by Ziv Yaniv
TAJ Technologies Inc. and National Institutes of Health, USA
If you are analyzing bio-medical images, then most likely you have already used the Insight Segmentation and Registration Toolkit (ITK), either indirectly via programs such as 3D Slicer or ITK-SNAP, or possibly written your own C++ code using components from ITK. Experience has shown that mastering ITK requires a significant amount of effort. One needs to understand the intricacies of C++ templates and the toolkit’s unique pipeline architecture. For many researchers ITK is a means to an end, their goal is to answer a scientific question via image analysis. The time investment required to master ITK does not contribute towards this goal. In addition, over the past decade the teaching and usage of C++ in the research domain has become less common with interpreted languages such as MATLAB, Python and R becoming more dominant, making ITK less accessible to many researchers.
SimpleITK is a simplified, free open source, interface to ITK aiming to address these issues in several ways. First the ITK pipeline architecture is no longer exposed, with filtering operations performed one at a time. An approach that is more familiar to most software developers. Second, the toolkit only supports 2D, 3D and optionally 4D (3D+time) images, unlike ITK’s nD images. Note that this restriction refers to spatio-temporal image dimensions, not to those of the pixels that can still be arbitrary length vectors. Additionally, software components are no longer configured via template parameters; the toolkit provides a subset of the possible ITK components using the most common image type combinations as the template parameters. For example, registration requires that the input images’ pixel type be floating point, as compared to ITK which can accommodate for all combinations of image pixel types. Finally, SimpleITK is made available in multiple programming languages including: Python, R, Java, C#, C++, Lua, Ruby, and TCL. The specific language bindings are generated using the SWIG interface compiler. Consequentially, in principle, SimpleITK can be made available in any language supported by SWIG. To encourage adoption of the toolkit, it is provided with “no assembly required”, you can start using it immediately without any compilation, as binary distributions for the Linux, OS X, and Windows operating systems are available.
The toolkit’s development process follows best software engineering practices including code reviews and continuous integration testing, with results displayed online allowing everyone to gauge the “health” of the current code and any code that is under consideration for incorporation into the toolkit. User support is available through a dedicated mailing list and the project’s Wiki, the recommended starting point for SimpleITK newcomers. The Application Programming Interface (API) documentation is generated nightly using the doxygen tool and is available online. While this documentation describes SimpleITK’s C++ API, it is easily mapped to the various wrapped languages. For some of the wrapped languages information is also available using the language specific conventions. For example, in Python the API documentation is accessible via the standard help() function. Typing “help(SImpleITK.Image)” will display the API documentation for the Image class.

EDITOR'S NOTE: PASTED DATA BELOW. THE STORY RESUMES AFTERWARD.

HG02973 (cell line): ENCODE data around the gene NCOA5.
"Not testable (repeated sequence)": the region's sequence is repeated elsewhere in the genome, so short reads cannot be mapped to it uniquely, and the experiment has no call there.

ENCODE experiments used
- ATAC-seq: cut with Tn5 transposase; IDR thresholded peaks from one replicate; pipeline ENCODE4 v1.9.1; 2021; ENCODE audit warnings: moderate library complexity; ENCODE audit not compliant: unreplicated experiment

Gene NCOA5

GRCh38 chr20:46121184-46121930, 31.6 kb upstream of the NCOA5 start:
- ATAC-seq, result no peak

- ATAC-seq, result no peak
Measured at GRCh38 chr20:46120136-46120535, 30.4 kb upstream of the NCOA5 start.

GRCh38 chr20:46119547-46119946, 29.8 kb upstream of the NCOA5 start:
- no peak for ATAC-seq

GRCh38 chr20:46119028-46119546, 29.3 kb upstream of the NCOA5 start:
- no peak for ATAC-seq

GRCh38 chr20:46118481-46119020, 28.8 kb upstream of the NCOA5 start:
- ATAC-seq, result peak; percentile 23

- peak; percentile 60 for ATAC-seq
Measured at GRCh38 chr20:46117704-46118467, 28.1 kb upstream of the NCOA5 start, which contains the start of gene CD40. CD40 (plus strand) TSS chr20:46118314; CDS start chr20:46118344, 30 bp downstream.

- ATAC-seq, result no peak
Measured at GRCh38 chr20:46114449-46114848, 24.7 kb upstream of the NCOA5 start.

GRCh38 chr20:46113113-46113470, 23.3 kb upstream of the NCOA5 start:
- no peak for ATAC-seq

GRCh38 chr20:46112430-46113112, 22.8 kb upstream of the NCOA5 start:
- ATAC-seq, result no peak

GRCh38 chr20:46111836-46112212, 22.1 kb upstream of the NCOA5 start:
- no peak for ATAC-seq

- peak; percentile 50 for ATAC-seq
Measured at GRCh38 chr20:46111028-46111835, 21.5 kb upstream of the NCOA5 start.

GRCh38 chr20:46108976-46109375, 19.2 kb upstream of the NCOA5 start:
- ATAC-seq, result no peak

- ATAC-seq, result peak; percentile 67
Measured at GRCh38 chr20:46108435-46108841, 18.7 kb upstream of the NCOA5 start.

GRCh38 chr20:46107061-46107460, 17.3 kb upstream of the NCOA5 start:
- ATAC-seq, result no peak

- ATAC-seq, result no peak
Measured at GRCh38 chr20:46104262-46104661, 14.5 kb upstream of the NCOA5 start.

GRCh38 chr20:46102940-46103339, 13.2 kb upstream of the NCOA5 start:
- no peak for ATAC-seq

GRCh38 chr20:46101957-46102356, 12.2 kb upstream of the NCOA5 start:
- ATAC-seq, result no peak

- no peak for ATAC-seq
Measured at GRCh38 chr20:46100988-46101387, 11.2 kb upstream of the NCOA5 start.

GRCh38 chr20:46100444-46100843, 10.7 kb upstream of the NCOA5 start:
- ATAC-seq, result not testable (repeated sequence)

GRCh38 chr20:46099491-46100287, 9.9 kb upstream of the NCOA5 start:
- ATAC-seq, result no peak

In addition to the examples available as part of the toolkit’s source code we have developed freely available educational material to support learning and teaching of SimpleITK. This material consists of Jupyter notebooks written primarily in the Python programming language and spanning the gamut from simple tasks such as image input and output to complex tasks such as multi-modal image registration. Jupyter notebooks enable us to use a literate programming approach, mixing textual information, mathematical formulas and executable code all in the same document. Additionally, as the notebooks are viewed using a web browser we can easily incorporate GUI components as part of the document, allowing the user to interactively modify parameters and immediately see how they affect algorithm performance.
Developers of all experience levels can benefit from using SimpleITK, either as a rapid prototyping tool or as a tool for efficient data exploration and analysis. For the educators amongst us, SimpleITK will allow you to develop assignments in which your students’ focus is on the algorithmic aspects of image analysis and less on the programmatic aspects of C++ as is often the case when using ITK. Note that Jupyter notebooks are also convenient for homework assignments with the assignment text, instructor supplied code, and the student’s solution all in one document.
If you would like to contribute code to the toolkit, please follow the instructions provided here, or if you are interested in contributing examples and exercises in the form of Jupyter notebooks, please fork our github repository and create a pull request.
Acknowledgments SimpleITK is a community effort, primarily developed and supported by the Intramural Research Program of the U.S. National Institutes of Health, National Library of Medicine. The project’s lead developer is Bradley Lowekamp, with support and contributions from the following individuals: Richard Beare, Daniel Blezek, David Chen, David Cole, David, Doria, Jean-Christophe Fillion-Robin, Arnaud, Gelas, Ali Ghayoor, Gabe Hart, Luis Ibanez, Hans Johnson, Brad King, Kasper Marstal, Matt McCormick, Dan Mueller, Cory Quammen, Kent Williams, Ziv Yaniv, Terry Yoo.